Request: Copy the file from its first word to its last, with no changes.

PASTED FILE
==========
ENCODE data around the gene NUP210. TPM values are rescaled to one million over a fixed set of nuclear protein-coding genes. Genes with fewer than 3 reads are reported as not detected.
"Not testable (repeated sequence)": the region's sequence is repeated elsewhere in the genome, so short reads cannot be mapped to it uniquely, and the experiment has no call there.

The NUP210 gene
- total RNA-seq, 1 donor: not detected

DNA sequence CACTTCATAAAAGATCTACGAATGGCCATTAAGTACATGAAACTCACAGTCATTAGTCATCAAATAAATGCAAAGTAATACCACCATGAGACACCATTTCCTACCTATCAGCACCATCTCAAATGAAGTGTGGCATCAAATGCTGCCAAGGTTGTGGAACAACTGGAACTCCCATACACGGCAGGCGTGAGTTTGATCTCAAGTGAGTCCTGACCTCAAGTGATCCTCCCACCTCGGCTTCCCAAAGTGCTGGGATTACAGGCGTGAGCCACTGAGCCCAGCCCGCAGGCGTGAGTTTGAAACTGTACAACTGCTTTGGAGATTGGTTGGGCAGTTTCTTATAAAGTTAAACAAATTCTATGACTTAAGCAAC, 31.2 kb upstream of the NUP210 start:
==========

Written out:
ENCODE data around the gene NUP210. TPM values are rescaled to one million over a fixed set of nuclear protein-coding genes. Genes with fewer than 3 reads are reported as not detected.
"Not testable (repeated sequence)": the region's sequence is repeated elsewhere in the genome, so short reads cannot be mapped to it uniquely, and the experiment has no call there.

The NUP210 gene
- total RNA-seq, 1 donor: not detected

DNA sequence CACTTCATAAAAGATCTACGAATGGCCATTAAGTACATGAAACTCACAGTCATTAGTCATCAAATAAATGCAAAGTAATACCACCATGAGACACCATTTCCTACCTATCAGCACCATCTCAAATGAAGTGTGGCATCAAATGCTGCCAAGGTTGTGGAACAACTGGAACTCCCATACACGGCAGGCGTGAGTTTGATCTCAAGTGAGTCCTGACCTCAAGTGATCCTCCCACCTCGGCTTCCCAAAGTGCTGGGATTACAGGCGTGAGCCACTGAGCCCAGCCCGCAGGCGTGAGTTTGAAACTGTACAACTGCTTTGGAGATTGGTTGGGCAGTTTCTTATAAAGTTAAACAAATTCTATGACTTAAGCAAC, 31.2 kb upstream of the NUP210 start: